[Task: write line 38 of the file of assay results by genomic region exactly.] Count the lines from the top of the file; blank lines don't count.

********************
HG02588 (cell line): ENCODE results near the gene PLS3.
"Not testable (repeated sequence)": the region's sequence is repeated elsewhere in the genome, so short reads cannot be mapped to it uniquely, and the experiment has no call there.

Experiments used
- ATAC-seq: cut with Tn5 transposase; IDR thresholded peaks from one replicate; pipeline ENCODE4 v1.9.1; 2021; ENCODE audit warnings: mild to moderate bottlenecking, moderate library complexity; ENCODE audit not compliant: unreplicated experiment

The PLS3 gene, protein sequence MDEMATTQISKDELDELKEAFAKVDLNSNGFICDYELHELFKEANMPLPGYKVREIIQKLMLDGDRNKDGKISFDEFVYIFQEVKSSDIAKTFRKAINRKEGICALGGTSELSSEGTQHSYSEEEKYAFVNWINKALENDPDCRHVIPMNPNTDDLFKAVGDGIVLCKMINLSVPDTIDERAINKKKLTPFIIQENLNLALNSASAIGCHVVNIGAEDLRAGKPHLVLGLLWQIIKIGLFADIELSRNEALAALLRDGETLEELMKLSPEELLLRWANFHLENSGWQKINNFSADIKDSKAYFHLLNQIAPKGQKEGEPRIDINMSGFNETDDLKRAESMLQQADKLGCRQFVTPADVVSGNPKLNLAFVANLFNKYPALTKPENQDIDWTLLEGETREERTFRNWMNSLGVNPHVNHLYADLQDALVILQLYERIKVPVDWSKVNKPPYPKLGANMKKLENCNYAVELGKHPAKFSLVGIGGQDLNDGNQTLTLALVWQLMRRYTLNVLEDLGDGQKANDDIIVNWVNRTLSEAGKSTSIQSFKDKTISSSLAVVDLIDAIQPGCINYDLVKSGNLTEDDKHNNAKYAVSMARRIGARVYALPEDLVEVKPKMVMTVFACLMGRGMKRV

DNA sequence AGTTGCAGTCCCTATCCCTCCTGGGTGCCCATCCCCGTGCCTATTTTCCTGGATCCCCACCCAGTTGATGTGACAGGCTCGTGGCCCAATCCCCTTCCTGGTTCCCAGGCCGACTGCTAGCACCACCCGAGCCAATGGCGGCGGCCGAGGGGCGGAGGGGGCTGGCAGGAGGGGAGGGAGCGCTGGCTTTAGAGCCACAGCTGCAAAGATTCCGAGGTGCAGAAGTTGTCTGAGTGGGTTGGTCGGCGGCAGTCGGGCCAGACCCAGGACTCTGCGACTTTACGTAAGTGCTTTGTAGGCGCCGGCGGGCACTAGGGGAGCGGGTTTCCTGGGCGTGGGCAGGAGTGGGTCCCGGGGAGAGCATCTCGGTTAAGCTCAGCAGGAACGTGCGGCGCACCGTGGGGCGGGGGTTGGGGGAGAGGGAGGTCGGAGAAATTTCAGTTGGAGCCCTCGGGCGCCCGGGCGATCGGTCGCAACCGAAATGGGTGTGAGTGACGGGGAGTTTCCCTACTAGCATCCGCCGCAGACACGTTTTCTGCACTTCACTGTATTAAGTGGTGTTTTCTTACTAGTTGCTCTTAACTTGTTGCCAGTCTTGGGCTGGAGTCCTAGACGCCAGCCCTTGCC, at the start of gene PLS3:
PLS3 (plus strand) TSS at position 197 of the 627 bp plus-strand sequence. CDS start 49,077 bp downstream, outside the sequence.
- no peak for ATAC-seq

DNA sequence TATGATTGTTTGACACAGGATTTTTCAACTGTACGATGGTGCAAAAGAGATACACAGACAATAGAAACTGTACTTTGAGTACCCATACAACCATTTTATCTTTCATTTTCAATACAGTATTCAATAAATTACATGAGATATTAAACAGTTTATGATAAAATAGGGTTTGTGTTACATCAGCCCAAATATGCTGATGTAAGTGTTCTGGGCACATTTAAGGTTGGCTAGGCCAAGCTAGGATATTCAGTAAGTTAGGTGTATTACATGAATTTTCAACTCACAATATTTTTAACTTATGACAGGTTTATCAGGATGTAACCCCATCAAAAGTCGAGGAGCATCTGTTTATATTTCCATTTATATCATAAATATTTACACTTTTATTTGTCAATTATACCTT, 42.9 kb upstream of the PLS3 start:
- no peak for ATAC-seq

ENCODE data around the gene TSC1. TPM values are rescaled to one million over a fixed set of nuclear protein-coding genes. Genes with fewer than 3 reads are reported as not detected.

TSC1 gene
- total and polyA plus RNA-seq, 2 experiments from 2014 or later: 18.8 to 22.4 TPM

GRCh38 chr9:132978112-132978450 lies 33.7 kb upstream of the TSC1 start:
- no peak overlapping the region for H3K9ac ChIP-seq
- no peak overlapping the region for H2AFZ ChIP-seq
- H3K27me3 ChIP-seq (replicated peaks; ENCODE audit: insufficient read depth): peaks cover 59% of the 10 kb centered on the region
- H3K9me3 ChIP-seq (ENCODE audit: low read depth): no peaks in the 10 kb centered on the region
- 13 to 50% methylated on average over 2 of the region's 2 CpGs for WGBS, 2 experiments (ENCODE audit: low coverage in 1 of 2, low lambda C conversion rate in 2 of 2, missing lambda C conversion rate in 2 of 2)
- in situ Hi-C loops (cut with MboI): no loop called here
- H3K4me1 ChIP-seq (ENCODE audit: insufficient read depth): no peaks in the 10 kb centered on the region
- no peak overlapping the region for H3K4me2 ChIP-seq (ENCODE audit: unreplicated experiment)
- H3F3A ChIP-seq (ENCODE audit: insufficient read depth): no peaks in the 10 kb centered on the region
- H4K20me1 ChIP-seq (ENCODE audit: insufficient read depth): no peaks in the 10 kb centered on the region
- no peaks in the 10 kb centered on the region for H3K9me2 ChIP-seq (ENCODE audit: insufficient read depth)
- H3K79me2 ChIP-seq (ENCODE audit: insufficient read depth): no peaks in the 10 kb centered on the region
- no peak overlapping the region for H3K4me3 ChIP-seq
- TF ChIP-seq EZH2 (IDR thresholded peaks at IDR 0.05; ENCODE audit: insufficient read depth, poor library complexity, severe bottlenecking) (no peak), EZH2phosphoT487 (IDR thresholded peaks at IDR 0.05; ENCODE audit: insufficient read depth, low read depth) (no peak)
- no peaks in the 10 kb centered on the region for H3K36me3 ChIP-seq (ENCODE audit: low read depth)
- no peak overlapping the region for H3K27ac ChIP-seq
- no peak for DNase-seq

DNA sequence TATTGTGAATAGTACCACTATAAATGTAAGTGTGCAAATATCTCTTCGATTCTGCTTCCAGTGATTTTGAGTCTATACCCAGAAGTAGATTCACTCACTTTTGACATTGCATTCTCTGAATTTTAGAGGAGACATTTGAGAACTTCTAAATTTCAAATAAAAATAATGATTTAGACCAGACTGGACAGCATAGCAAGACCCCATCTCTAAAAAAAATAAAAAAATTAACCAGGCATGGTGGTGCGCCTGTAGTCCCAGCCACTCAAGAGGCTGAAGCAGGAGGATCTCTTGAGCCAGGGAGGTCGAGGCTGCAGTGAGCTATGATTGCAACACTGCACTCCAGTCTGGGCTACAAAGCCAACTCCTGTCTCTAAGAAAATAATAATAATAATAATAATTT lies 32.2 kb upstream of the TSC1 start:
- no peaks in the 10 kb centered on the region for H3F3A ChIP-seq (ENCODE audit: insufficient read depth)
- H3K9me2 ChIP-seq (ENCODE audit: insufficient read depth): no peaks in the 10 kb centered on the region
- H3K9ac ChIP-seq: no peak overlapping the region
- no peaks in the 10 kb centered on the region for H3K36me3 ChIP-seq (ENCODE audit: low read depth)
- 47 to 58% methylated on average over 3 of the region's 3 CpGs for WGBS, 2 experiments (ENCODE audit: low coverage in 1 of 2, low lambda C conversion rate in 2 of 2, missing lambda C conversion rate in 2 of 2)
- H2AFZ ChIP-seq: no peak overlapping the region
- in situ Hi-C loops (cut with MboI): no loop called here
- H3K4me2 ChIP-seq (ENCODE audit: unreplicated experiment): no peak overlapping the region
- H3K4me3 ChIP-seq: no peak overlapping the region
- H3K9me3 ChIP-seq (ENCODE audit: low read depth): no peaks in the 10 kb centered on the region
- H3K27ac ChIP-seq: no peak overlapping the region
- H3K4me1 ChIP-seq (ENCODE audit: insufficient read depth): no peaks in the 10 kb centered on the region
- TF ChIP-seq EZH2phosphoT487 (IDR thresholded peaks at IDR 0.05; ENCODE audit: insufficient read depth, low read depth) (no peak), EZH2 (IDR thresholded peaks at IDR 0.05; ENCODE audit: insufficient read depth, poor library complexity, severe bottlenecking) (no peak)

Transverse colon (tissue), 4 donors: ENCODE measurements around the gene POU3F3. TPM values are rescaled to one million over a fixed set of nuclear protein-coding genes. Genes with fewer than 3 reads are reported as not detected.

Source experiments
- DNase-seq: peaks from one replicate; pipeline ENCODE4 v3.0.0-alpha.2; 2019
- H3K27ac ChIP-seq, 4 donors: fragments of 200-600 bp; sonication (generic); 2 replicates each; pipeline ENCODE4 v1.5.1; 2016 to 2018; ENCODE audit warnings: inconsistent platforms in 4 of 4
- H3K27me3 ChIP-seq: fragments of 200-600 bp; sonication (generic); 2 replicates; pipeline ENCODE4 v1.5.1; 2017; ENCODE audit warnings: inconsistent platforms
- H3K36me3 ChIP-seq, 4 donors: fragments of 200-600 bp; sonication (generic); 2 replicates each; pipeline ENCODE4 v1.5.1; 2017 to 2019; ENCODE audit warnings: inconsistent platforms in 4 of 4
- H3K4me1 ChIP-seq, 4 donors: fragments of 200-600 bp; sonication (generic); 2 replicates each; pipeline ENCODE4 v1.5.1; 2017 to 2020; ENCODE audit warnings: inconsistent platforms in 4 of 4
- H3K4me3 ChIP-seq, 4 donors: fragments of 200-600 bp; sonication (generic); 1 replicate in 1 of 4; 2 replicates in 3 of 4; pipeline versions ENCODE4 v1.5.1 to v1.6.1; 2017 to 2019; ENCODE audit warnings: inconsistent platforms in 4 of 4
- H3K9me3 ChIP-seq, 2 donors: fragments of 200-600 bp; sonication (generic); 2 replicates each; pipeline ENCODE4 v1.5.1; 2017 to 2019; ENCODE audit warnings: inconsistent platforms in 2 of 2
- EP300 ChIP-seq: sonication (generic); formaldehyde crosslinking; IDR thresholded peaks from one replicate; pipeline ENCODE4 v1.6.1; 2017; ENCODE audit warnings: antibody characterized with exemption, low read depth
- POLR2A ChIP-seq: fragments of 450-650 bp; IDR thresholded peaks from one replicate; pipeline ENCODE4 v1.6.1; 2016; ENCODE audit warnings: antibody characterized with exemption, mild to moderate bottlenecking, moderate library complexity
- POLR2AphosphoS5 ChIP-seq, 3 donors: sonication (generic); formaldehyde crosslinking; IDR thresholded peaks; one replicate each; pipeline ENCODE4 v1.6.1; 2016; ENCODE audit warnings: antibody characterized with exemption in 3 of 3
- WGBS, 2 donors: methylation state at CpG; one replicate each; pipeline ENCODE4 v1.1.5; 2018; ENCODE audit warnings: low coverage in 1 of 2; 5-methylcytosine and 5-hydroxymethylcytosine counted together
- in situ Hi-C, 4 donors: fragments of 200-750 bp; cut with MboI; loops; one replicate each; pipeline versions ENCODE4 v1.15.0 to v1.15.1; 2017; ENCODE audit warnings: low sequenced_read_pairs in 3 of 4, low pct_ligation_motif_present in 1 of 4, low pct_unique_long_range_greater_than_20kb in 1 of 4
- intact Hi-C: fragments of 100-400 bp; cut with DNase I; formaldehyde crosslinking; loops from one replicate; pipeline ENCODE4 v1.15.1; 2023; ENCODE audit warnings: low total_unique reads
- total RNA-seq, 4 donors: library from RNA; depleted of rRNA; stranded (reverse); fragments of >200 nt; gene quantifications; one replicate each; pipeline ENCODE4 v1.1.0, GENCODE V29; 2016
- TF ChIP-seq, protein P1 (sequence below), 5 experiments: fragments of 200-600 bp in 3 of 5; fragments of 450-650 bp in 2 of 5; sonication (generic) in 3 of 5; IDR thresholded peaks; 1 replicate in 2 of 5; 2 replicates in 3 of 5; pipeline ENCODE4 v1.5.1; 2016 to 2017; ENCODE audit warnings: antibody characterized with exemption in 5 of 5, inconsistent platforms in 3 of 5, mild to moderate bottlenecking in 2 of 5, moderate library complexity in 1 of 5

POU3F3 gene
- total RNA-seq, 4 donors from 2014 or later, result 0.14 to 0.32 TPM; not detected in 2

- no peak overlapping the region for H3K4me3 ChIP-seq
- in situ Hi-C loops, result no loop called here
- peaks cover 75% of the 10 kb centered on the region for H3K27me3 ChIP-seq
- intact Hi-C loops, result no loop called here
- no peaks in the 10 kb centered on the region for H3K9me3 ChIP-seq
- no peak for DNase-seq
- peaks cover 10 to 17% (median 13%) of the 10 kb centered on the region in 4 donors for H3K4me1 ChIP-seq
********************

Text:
- H2AFZ ChIP-seq: no peak overlapping the region